1. Ned Ludd

      I had the same thought about political control. By pressuring or luring political leaders to plunge their countries into debt, creditors such as the IMF can enforce austerity and neoliberal destruction on countries, and then punish any attempts (by Syriza or another party) to escape from the yoke of the financial industry.

      The goal is indentured servitude writ large, resulting from perpetual debt.

    2. Linus Huber

      “Switzerland–Hudson nails it there though I believe the government there has a record of being concerned with the needs and interests of the Swiss more than other European countries”

      This may be the result of the political system, namely the direct democracy that allows the citizens to vote on disputable laws, the inherent will of independence and the policy of not interfering in matters of other countries.

      His accusation against Switzerland that it accommodates illegal money (Switzerland has very strict anti-laundering laws) and serves as tax haven for the rich are however completely politically motivated, especially when using the USA as an positive example in this matter.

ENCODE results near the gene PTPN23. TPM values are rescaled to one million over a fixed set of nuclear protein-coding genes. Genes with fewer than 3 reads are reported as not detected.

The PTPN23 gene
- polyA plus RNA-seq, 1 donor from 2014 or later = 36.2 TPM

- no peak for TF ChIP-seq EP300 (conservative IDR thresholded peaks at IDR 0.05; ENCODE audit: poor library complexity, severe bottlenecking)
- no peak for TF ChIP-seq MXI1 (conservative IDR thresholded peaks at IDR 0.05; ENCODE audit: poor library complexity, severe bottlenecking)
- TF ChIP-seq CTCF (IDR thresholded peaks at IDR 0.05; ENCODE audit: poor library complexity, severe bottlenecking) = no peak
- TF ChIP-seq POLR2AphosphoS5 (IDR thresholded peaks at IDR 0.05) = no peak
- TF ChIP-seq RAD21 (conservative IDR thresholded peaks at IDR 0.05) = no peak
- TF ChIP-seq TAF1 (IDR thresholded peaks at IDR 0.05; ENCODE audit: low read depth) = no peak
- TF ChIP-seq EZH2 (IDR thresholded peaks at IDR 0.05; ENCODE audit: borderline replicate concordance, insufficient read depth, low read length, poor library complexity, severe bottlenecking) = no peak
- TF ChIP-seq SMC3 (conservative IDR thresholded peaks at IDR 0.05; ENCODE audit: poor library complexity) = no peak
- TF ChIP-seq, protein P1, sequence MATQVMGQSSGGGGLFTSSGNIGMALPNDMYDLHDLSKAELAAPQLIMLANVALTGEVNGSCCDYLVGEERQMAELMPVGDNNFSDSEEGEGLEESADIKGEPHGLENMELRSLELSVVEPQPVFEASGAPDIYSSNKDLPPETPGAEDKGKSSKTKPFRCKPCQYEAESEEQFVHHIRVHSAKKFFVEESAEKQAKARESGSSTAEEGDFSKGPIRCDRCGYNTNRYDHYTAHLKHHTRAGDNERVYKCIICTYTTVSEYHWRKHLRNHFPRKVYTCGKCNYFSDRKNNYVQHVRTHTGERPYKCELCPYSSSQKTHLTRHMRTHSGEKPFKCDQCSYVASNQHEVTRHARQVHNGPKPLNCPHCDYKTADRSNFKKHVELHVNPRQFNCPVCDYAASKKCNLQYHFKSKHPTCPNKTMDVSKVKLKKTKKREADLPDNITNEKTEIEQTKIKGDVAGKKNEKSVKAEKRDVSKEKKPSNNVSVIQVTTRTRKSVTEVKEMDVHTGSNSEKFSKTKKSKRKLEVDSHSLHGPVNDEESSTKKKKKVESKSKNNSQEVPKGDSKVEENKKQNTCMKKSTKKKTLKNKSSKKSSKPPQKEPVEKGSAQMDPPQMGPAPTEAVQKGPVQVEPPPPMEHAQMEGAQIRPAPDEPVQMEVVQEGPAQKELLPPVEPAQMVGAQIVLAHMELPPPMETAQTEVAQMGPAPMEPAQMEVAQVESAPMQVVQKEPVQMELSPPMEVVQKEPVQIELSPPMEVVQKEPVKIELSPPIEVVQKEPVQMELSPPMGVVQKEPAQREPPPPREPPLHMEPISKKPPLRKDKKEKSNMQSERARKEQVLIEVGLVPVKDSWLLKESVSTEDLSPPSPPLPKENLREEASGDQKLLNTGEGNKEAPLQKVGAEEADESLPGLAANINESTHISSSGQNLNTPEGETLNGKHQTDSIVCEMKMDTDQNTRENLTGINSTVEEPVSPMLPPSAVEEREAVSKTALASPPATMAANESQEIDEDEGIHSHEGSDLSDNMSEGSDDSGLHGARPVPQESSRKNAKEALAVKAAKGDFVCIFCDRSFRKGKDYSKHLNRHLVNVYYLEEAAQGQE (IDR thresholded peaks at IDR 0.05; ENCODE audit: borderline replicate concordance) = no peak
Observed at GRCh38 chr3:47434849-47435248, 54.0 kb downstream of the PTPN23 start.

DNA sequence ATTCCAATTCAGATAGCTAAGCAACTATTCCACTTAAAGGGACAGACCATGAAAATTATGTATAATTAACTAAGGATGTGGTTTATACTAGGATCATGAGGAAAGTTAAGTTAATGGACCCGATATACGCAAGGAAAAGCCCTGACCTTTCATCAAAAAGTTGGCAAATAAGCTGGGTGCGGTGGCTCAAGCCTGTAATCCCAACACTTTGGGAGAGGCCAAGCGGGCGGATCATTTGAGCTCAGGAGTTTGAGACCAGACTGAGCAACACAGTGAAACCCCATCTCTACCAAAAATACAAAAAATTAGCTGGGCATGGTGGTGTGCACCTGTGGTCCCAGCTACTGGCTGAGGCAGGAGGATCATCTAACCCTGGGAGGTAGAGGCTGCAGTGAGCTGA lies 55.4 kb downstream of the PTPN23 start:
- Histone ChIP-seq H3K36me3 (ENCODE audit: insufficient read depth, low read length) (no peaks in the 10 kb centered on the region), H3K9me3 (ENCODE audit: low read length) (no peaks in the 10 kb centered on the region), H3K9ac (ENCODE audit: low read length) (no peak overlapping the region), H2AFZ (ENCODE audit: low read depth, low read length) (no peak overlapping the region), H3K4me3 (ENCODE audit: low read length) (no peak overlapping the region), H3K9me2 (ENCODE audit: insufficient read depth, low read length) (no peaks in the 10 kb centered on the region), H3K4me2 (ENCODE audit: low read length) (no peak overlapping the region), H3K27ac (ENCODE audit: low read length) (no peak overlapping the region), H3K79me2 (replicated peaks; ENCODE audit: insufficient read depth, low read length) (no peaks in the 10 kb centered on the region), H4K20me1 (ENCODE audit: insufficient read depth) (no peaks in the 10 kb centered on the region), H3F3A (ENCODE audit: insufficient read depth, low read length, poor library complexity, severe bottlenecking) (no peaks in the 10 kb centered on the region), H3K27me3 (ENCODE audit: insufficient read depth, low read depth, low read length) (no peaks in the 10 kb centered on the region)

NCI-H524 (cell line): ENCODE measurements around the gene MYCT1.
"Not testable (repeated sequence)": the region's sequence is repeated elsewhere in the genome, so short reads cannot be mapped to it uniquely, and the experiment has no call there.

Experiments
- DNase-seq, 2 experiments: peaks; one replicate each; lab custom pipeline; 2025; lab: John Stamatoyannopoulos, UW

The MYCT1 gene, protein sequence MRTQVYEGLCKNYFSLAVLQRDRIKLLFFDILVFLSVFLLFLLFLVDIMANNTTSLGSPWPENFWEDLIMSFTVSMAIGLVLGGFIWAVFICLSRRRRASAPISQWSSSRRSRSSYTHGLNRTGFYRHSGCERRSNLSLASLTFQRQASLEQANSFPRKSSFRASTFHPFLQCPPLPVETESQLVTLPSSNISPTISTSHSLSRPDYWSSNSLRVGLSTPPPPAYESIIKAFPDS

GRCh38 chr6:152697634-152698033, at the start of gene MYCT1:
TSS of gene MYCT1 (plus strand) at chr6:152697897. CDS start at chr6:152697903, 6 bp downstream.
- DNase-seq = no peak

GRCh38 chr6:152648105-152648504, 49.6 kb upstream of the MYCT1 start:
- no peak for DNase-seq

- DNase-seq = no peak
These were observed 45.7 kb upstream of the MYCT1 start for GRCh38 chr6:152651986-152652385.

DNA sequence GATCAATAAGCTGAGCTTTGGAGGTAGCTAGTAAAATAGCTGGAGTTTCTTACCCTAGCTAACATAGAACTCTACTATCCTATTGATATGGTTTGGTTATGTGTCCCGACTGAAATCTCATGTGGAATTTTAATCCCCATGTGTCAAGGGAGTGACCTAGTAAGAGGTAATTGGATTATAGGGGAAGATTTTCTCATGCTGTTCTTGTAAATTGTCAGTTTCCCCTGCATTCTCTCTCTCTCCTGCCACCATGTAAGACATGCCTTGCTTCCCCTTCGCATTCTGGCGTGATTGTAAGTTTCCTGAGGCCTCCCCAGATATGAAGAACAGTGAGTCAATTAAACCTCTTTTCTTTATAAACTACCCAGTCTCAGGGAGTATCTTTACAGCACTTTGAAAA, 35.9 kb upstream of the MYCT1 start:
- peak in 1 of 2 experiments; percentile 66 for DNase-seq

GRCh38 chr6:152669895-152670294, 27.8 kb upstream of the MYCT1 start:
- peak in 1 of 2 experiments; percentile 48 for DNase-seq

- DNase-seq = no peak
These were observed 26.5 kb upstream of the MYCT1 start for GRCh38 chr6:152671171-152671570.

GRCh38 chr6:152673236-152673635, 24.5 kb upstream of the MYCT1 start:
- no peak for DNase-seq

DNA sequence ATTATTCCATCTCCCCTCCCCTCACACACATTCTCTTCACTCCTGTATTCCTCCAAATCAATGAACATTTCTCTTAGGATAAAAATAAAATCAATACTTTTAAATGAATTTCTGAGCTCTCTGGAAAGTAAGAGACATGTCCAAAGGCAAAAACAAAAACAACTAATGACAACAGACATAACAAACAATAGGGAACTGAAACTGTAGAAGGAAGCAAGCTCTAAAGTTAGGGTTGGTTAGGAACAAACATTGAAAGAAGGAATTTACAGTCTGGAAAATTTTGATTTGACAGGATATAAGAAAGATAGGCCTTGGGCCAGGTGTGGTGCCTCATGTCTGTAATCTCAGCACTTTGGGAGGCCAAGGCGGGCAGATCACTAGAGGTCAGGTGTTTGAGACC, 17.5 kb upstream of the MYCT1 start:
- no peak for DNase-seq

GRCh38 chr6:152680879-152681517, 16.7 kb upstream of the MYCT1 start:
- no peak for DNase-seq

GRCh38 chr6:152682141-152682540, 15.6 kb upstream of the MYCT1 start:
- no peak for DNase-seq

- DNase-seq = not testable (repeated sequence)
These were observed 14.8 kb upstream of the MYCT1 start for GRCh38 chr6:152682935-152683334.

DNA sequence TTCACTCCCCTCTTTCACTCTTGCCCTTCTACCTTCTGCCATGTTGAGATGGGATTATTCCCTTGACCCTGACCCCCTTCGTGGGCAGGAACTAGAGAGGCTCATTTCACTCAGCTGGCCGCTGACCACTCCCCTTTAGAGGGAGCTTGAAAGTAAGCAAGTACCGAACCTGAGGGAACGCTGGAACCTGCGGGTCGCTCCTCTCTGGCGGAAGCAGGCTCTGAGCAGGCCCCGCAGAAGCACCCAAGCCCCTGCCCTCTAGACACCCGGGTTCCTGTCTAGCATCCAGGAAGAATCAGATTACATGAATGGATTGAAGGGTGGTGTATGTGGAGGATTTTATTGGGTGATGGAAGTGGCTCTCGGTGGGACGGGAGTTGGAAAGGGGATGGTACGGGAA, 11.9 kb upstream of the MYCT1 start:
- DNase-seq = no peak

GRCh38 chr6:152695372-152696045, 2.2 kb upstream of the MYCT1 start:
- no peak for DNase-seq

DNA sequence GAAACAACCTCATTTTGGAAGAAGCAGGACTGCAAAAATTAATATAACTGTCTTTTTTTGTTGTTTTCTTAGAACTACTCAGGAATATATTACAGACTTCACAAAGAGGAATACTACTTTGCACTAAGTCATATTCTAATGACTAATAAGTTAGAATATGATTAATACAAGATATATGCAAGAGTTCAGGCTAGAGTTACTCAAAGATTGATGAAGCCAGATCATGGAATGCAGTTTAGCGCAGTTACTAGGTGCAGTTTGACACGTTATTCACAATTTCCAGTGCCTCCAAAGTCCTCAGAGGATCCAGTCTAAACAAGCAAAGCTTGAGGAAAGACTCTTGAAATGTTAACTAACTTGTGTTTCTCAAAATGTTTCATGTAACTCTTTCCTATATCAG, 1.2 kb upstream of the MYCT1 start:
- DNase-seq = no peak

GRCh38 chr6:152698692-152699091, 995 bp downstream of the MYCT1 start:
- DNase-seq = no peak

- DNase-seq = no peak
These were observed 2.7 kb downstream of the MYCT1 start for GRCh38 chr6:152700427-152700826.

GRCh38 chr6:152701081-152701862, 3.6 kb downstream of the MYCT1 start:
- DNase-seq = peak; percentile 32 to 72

6. Larry

    I liked the segment, though I did want to hear from Hudson what his idea is to stop the Swiss Franc from exploding in value after losing the peg. To me, if the Swiss want to do this in a reasonable way they should institute capital controls to stop foreigners from treating their currency as a safe haven of value. It’s such a small country, it simply cannot afford to have their currency explode in value like this if it’s industries and citizens are to carry on in a reasonable way. But perhaps the Swiss banks have far too much leverage for this to ever occur. I would think that the damage caused by this inflation would cause enough popular uproar to reverse the situation though.

    1. Banger

      Popular uproar in Switzerland? Hmm….

      I’m sure the waters were tested and agreements were made before this happened–the last things the Swiss want is instability.

  7. Jim Haygood

    Hudson gives a nice cynical laugh when asked if the IMF is helping Ukraine.

    No, he says. They’re gonna wreck it, so Soros can swoop in after the crash and buy it up on the cheap.
    ‘Smash and grab.’

    An IMF team is in Kiev this month. But payout of the next aid tranche is a totally political decision which will be made at IMF HQ in Vichy D.C. Not having paid up its increased quota, the US is going to face hard slogging to pry out more aid for our new best friends the Ukies. But Joe Biden, whose son is extracting some nice rents on the board of Burisma, is happy to do another couple of billion unilaterally from you and me.